Thirty contestants, only one winner in the Iraqi oil licence gameshow

There's a lot of oil to be pumped and the government is desperate for the cash, so why did the major players walk away? David Strahan reports

Sunday 05 July 2009 00:00
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The auction of Iraqi oil production licences last week was truly historic – not least because it was the first such exercise ever to be broadcast live on TV.

More than 30 companies were expected to compete for eight contracts, all in front of the cameras. In effect, the Iraqis had set up a high-stakes reality TV show, with Hussain al-Shahristani, Iraq's minister of oil, in the role of Sir Alan Sugar, and company executives as the desperate wannabes. Some bidders feared it would degenerate into an unseemly scramble, and with good reason.

The prize was far more valuable than an apprenticeship. Iraq not only has the world's third-biggest official reserves at 115 billion barrels, but its giant fields are uniquely underexploited, following three decades of war, sanctions and insurgency. "Iraq is the last big, low-cost play in conventional oil anywhere in the world," says Bill Farren-Price, a Middle East expert and energy director at Medley Global Advisors. The licence round was meant to raise Iraqi oil production from 2.4 million barrels a day to 4 million, and with so much to fight over, the Iraqis seem to have assumed the working title for their gameshow was "I'm an Oil Company, Get Me into Here!" But that's not quite how it turned out.

One by one, the companies dropped sealed bids for each of the fields into a box, and then the government announced what it was prepared to pay. At that moment, "there was a collective dropping of jaws around the table". Just one contract was awarded and seven failed, as the bidding exposed a massive gulf between the expectations of the companies and the government.

The contracts were designed to increase the output of some of Iraq's biggest fields by rewarding the successful bidder for every barrel produced above a set target. But the companies wanted between two and 10 times more than the government was prepared to pay. To work on the Bai Hassan oil field, for instance, ConocoPhillips demanded $26.7 a barrel, whereas the government offered $4 – compared to a global market price of around $70. After failing to reach agreement, almost 30 oil companies, including Exxon, Shell, Total, and China's CNOOC and Sinopec, simply walked away. The industry was left to work out why Iraq played such hardball.

One reason may be that Iraq was as desperate as it assumed the companies were. The government needs tens of billions of dollars for reconstruction, yet its income, which is 95 per cent dependent on oil revenues, has shrunk in line with the plunging oil price – down from $147 a barrel last July. This put enormous pressure on Mr Shahristani to squeeze the oil companies as hard as possible. If so, the tactic backfired spectacularly.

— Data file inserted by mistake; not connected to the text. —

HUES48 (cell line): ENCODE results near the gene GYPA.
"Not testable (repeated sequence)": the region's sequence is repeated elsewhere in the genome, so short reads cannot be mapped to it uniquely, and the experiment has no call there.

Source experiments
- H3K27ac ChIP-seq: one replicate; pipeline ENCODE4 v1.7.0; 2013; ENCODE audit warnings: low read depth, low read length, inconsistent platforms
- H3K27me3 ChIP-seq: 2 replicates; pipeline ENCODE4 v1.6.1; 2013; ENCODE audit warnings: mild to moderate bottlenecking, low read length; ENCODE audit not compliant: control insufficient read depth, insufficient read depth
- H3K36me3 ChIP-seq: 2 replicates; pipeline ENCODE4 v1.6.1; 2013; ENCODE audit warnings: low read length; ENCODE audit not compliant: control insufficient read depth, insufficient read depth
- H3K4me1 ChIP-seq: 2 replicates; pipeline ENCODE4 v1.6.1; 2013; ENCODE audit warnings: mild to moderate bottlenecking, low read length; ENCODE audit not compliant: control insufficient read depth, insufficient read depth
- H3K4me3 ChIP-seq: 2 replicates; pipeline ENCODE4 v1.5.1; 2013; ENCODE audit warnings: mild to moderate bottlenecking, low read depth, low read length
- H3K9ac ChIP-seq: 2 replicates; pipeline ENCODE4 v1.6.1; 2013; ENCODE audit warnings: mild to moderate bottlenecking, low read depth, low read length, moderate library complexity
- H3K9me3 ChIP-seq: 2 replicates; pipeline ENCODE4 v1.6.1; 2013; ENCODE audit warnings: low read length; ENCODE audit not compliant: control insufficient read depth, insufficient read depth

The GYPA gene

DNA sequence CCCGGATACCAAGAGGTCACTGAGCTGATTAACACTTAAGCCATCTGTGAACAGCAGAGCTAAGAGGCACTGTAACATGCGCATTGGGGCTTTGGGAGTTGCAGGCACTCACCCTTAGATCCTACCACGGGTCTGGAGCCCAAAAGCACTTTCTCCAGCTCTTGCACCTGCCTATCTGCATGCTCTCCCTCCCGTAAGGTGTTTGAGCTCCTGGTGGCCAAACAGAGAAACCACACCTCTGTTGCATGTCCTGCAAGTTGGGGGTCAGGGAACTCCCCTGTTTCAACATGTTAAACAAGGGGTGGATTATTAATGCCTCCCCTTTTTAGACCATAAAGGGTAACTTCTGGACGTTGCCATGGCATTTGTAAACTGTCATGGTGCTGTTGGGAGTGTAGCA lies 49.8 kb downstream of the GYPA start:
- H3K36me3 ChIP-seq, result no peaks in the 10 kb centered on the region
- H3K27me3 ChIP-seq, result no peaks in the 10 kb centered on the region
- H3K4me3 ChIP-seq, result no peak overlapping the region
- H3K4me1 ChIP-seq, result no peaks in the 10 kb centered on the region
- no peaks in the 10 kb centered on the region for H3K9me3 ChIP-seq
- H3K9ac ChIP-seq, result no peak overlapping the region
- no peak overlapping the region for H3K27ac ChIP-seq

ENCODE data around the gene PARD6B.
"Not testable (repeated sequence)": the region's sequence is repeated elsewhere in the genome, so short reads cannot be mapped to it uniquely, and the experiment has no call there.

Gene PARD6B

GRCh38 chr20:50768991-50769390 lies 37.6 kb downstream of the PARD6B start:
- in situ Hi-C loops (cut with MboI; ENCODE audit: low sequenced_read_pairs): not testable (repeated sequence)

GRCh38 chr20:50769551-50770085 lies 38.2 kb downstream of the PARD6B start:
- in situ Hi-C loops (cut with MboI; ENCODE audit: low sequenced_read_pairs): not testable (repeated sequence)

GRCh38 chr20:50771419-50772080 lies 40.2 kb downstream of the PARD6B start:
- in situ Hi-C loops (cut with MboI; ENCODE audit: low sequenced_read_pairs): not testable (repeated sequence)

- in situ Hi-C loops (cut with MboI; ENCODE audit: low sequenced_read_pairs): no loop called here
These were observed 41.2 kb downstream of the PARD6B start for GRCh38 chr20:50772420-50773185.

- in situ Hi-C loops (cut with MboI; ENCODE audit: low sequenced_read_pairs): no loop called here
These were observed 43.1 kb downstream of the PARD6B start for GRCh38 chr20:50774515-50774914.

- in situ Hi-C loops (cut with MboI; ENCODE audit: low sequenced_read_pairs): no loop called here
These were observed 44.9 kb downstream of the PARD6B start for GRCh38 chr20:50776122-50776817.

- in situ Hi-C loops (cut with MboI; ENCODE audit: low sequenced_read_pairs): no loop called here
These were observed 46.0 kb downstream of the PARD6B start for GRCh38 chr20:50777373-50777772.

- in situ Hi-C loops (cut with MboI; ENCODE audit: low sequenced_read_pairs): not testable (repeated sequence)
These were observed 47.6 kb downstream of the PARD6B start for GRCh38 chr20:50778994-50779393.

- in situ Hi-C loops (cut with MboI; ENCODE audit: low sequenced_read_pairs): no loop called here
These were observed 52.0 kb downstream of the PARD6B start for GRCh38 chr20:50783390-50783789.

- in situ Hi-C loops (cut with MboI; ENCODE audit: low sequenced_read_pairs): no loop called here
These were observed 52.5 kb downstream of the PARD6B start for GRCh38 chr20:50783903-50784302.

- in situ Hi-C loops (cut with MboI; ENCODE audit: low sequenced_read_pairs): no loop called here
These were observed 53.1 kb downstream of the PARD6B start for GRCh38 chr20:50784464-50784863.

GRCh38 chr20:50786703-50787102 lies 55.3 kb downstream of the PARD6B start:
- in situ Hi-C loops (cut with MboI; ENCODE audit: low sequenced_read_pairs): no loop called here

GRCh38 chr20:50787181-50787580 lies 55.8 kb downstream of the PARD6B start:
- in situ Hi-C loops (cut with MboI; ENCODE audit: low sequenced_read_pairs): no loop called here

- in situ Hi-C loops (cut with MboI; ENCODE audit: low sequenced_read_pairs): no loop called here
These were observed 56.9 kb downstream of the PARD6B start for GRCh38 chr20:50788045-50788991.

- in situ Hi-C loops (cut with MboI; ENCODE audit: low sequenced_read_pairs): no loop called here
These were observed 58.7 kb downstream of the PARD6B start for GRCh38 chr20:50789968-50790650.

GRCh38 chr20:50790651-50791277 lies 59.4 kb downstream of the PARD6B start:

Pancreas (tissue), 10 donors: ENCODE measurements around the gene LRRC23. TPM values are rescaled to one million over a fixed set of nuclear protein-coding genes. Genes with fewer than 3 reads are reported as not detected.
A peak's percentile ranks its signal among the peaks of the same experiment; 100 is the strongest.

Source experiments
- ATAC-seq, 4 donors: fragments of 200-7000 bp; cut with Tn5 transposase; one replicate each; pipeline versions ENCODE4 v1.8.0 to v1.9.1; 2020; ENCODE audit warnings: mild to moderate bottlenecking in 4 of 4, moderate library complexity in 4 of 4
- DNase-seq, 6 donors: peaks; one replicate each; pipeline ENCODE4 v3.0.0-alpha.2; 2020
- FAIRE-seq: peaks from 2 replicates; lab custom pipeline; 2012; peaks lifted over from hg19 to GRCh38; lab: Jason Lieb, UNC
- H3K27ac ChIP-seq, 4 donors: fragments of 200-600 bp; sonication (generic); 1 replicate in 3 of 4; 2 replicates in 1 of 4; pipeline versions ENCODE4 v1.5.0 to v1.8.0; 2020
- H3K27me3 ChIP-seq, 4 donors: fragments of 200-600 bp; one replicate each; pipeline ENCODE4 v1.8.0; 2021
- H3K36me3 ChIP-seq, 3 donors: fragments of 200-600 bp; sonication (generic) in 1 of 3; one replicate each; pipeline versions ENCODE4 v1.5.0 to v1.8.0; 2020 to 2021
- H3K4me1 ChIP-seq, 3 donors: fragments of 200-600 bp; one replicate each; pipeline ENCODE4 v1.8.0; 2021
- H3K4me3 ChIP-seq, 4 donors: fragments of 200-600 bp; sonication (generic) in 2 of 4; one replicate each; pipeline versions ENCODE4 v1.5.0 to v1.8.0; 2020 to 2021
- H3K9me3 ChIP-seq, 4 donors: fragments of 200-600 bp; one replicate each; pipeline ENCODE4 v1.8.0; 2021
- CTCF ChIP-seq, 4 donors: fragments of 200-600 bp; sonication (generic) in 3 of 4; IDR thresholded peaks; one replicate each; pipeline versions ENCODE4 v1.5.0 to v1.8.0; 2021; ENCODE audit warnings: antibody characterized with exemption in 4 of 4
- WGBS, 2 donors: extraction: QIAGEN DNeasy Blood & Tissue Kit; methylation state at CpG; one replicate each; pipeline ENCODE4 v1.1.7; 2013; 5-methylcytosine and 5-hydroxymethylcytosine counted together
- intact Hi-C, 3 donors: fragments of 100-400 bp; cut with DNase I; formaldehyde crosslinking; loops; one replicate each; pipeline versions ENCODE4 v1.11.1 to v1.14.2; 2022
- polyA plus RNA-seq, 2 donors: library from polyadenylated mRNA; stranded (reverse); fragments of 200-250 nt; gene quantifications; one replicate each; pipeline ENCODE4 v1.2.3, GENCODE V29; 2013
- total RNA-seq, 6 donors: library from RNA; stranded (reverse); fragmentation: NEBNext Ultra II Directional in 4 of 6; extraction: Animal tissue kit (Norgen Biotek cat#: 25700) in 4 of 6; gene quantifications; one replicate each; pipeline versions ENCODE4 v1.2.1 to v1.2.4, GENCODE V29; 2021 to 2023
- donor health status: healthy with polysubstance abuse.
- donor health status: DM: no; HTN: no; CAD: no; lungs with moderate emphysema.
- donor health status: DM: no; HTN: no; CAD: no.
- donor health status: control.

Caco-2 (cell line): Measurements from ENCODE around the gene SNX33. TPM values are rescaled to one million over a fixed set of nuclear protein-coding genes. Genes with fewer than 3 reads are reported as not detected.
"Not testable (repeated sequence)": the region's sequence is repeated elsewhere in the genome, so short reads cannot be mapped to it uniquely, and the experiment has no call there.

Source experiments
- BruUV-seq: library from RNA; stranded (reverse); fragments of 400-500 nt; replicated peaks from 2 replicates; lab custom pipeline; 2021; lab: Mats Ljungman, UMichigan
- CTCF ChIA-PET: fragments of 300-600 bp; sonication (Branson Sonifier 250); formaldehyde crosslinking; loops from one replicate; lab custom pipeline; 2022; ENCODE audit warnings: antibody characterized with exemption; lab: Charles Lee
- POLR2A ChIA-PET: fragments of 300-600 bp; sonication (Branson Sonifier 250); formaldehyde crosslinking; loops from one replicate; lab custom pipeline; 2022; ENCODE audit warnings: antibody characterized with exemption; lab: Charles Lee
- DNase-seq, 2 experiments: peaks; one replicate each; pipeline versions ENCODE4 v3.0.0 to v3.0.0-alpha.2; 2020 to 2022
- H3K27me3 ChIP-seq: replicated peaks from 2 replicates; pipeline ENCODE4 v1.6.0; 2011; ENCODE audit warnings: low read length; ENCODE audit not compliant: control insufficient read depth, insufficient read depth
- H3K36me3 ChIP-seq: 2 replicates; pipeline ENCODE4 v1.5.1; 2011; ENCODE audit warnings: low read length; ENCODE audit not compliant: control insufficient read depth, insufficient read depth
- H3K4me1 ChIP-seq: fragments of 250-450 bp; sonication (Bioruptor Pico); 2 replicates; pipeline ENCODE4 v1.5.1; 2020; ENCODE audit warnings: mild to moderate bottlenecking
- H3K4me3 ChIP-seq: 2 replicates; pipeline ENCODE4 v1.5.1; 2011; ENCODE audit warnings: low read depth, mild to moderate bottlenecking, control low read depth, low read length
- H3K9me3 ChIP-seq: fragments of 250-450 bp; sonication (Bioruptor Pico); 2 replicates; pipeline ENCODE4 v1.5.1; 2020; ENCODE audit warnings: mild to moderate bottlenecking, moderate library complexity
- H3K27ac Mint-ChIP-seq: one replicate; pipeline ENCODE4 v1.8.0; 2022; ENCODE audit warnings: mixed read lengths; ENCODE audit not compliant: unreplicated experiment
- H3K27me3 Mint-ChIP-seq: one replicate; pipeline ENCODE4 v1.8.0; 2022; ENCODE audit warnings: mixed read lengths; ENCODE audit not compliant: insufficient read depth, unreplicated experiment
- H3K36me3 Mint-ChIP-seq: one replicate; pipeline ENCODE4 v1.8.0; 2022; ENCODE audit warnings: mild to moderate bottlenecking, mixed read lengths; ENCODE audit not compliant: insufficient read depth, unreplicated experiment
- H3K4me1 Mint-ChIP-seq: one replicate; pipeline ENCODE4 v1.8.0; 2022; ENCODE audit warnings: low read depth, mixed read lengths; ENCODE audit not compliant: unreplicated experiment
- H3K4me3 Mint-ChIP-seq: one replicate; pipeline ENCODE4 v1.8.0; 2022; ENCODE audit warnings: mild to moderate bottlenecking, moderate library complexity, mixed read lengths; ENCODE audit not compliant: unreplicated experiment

The solitary contract was won by BP and China's CNPC to produce oil at the giant Rumaila field near the Kuwaiti border which provides almost half Iraq's current output, although some argue they may come to regret it. The consortium initially tendered $3.99 a barrel, but then halved its bid to meet Iraq's maximum offer. "I am surprised they were beaten down," says Farren-Price. "It looks pretty marginal at $2."

BP has promised to almost triple production at Rumaila from 1 million barrels a day to 2.85 million, but the consortium may struggle to deliver, not least because of violence. While security has improved, the auction was on the same day US troops pulled back from Iraqi cities and a car bomb killed 27 people. Staff and infrastructure managed by foreign oil companies will almost certainly be targets for remaining insurgents and al-Qa'ida.

More fundamentally, the oil reservoirs of Rumaila may have been damaged by the effect of international sanctions imposed after the Iraqi invasion of Kuwait in 1990 until 2003. One report concluded: "Poor oilfield husbandry has already resulted in an irreversible reduction in the ultimate recovery of oil from individual reservoirs. Crisis management will continue to exacerbate the permanent loss of huge reserves of oil."

But BP is unlikely to have bought a pup, since the company was part of the group that discovered Rumaila in 1953, and has been analysing its geology under an agreement with Iraq since 2005. Chris Skrebowski, consulting editor of Petroleum Review, takes a more positive view: "Even if the reservoirs have been damaged, this is a 15 billion-barrel field. And BP has earned good will with the government for future licence rounds, and stolen a march on the competition."

None of the companies that walked away admitted regret at not folding to Iraqi pressure. The rejected bids have been referred to the cabinet for reconsideration, there is another licence round to come, and Iraq desperately needs to attract outside capital and expertise to upgrade its crumbling oil infrastructure. In the circumstances, the industry clearly feels it can play hardball, too. "The message from the industry is they weren't prepared to treat these early fields as loss leaders for potential access down the line," says one source.

David Strahan is the author of The Last Oil Shock: A Survival Guide to the Imminent Extinction of Petroleum Man, published by John Murray Ltd

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